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Can Changing How We Talk About Childhood Toxic Stress Influence Policy?

January 03 2019

Child covering ears

How do you get people to support public policies that help children thrive? Do you emphasize the possible health consequences of child abuse, or do you emphasize the financial consequences for society as a whole? If you focus on consequences, does this messaging have the unintended consequence of creating prejudices towards vulnerable children and their families?

When it comes to informing and persuading, how we deliver a message matters as much as the message itself. With a $500,000 grant from the Robert Wood Johnson Foundation, Jonathan Purtle, DrPH, an assistant professor at Drexel University’s Dornsife School of Public Health, will investigate how adjusting messaging can influences public opinions and policymaking about the science of child development.

Purtle will focus on how to better communicate with legislators and lay audiences about what can happen when children experience toxic levels of stress. While stress results from a range of both positive and negative responses to life circumstances, toxic stress occurs when a child experiences a prolonged stress response.

Exposure to poverty, community violence, abuse and neglect can be sources of toxic stress during childhood. Nearly half (46 percent) of children in the United States have experienced at least one adverse childhood experience. The rates are higher for black children (61 percent) and Hispanic children (51 percent).

Research studies show that children who live with toxic stress can experience changes in brain function and structure, which may affect learning ability and the capacity to adapt to adversity in healthy ways. The biological impacts of toxic stress include measurable increases in inflammation and altered immune function that may increase the child’s risk of developing cardiovascular disease and cancer later in life. Purtle is concerned that, if communicated carelessly, information about this science could result in prejudices towards vulnerable children and families.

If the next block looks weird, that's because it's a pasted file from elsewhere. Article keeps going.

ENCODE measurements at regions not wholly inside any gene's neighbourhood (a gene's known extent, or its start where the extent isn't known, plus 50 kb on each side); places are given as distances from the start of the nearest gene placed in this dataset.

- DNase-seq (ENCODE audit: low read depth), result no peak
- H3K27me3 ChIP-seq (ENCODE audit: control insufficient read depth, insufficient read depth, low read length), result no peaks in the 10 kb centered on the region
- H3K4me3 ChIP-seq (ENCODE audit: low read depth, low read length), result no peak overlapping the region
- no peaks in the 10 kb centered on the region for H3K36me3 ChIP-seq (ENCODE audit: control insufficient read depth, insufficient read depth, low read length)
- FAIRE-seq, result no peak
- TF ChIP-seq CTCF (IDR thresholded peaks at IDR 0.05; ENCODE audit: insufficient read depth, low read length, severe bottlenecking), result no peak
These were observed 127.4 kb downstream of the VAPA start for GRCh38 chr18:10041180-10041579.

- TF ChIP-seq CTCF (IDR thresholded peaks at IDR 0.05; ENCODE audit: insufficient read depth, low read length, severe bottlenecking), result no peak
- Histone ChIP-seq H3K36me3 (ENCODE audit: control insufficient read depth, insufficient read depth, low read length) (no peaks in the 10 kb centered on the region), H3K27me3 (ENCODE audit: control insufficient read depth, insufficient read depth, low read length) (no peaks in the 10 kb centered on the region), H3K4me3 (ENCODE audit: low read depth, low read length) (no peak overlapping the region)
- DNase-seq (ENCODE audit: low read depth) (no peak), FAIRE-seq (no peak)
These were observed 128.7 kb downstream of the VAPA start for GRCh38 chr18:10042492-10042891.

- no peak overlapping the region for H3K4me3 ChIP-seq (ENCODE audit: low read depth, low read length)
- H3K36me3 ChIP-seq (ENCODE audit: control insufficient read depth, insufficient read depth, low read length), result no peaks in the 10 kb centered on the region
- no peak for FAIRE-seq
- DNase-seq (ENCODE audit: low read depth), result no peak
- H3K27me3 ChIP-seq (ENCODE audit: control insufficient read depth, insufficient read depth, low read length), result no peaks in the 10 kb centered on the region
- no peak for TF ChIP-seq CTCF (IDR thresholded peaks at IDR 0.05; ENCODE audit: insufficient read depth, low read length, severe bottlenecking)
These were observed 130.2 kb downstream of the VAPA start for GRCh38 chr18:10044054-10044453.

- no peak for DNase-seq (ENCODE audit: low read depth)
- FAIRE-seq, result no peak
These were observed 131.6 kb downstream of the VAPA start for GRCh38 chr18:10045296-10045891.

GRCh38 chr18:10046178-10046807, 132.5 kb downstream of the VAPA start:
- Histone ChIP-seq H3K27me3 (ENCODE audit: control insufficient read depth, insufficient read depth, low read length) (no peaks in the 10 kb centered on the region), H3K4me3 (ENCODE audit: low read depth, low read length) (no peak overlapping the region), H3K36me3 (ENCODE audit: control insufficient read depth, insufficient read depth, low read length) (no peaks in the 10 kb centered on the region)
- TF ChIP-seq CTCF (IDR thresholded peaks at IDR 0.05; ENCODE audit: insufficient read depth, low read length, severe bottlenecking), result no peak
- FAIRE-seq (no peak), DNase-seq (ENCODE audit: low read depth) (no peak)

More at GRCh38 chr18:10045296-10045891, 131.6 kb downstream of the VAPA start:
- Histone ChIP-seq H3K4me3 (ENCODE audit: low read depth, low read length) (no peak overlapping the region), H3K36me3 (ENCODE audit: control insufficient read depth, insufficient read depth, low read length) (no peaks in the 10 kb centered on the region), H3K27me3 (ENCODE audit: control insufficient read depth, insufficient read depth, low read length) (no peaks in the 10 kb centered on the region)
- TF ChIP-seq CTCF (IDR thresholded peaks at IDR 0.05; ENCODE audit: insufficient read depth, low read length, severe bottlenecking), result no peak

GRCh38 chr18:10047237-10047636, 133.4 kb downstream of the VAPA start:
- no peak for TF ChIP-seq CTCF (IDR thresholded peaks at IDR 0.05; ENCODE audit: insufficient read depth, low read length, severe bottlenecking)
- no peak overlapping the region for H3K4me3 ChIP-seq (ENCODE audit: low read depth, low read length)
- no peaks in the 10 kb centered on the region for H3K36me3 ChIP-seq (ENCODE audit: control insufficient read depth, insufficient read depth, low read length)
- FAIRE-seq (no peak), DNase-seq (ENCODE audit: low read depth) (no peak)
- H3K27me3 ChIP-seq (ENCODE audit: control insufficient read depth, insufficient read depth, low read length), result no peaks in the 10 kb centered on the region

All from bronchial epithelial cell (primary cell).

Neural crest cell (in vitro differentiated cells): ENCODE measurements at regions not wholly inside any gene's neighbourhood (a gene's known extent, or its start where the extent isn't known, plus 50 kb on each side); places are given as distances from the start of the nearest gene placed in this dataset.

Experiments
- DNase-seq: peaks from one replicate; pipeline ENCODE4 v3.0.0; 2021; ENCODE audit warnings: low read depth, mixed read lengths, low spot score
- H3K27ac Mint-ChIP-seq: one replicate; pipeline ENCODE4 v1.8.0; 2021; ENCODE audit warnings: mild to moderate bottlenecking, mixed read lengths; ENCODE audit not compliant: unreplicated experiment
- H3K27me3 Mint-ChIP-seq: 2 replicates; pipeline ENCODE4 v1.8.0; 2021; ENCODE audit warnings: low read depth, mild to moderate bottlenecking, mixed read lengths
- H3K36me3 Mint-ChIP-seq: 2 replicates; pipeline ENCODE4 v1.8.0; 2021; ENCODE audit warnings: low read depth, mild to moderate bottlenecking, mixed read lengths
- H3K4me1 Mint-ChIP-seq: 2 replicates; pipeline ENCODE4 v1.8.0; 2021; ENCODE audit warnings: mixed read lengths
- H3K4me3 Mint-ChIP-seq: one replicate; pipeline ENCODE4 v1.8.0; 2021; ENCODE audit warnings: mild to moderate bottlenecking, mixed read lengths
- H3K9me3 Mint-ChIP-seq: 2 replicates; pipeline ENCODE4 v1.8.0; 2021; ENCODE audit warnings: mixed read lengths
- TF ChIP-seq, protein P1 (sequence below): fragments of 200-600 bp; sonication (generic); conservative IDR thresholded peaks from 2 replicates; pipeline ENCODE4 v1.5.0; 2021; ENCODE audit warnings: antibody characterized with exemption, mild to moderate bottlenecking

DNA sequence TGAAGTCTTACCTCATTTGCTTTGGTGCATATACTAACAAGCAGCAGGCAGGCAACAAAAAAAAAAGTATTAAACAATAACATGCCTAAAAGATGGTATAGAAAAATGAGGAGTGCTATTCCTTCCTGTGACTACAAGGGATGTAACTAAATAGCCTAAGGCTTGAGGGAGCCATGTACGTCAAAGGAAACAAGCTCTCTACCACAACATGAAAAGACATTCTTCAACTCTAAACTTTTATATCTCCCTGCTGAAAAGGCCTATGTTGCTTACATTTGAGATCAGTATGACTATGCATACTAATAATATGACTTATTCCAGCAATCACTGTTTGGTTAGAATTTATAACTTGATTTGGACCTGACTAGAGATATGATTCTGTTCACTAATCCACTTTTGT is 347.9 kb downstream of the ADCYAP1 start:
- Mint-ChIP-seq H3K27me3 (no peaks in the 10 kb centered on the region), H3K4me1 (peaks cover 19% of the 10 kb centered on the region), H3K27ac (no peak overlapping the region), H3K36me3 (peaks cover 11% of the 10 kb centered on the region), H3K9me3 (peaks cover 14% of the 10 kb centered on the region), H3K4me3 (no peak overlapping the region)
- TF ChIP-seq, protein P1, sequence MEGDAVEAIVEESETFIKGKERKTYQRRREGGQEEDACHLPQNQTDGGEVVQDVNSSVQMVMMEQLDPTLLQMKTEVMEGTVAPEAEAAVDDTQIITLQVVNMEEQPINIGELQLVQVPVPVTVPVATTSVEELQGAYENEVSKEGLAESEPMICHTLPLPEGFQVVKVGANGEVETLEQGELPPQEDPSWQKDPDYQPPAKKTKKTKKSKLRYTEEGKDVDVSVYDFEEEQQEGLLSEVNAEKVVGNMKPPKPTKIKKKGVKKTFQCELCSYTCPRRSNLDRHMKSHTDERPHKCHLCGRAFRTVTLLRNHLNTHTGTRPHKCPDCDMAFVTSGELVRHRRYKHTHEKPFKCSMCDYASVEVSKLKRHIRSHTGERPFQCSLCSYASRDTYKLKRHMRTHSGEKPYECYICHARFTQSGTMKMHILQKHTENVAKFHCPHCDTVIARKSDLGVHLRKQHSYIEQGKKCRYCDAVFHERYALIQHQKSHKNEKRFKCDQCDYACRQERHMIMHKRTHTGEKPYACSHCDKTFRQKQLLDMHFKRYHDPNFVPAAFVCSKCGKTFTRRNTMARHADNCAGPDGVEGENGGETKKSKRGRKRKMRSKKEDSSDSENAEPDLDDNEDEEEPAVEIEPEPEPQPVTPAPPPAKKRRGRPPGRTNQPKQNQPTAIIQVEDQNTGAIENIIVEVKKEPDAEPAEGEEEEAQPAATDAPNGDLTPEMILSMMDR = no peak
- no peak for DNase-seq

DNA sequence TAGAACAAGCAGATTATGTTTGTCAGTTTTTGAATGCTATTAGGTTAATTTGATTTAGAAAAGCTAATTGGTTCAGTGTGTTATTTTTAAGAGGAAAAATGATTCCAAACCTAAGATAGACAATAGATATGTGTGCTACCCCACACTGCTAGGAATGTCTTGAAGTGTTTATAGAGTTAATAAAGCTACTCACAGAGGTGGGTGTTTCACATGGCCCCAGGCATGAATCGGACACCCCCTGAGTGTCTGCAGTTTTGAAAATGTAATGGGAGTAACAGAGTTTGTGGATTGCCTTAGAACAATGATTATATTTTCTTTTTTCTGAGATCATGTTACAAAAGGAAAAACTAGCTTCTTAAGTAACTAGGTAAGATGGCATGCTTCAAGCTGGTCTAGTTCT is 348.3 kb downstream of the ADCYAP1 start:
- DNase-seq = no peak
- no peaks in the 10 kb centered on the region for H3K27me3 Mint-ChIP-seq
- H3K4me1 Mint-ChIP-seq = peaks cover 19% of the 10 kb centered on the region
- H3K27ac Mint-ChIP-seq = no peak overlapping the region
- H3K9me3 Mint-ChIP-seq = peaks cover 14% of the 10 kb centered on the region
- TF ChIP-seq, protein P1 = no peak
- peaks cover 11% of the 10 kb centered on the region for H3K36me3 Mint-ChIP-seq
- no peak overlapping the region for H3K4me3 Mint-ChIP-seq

Purtle says the grant will allow him and his team to explore rare territory — conducting a real-world communications experiment to determine the effects of different messages on how legislators and the general public think about the issue of toxic stress and what types of policies they support to address it.

“I hope the study will generate knowledge that can be used to improve the effectiveness of advocacy efforts and advance policies that reduce exposure to toxic stress and enhance resilience,” Purtle said.

One of the study’s greatest strengths is its innovative experimental design, according to Purtle.

“By randomizing lay people and policymakers to read messages in which toxic stress is framed in different ways, and then assessing their opinions, the study will produce solid evidence about the most effective ways of communicating about toxic stress,” Purtle said.  

The researchers will begin by analyzing news media coverage about toxic stress and childhood adversity and conducting interviews with people engaged in advocacy for child development policy. The second phase of the study will focus on public opinion experiments, in which the researchers will test the effects of different ways of framing evidence about toxic stress on support for child development policies and the prejudices they might generator towards vulnerable children and families. The final phase will test of ways of framing evidence for state legislators who sit on health, education, or child welfare committees.

The grant will also allow Purtle to expand his work developing strategies to communicate with legislators, policymakers and health advocates in ways that will lead to more effective methods of reducing health inequality across the population.

The project team includes Sarah Gollust, PhD, an associate professor of Health Policy and Management at the University of Minnesota; John Rich, MD, PhD, a professor at Drexel’s Dornsife School of Public Health; Michael Yudell, PhD, an associate professor at Dornsife; and

Félice Lê-Scherban, PhD, an assistant professor at Dornsife. The study builds on prior research Purtle has conducted with state legislators about mental health and substance abuse issues.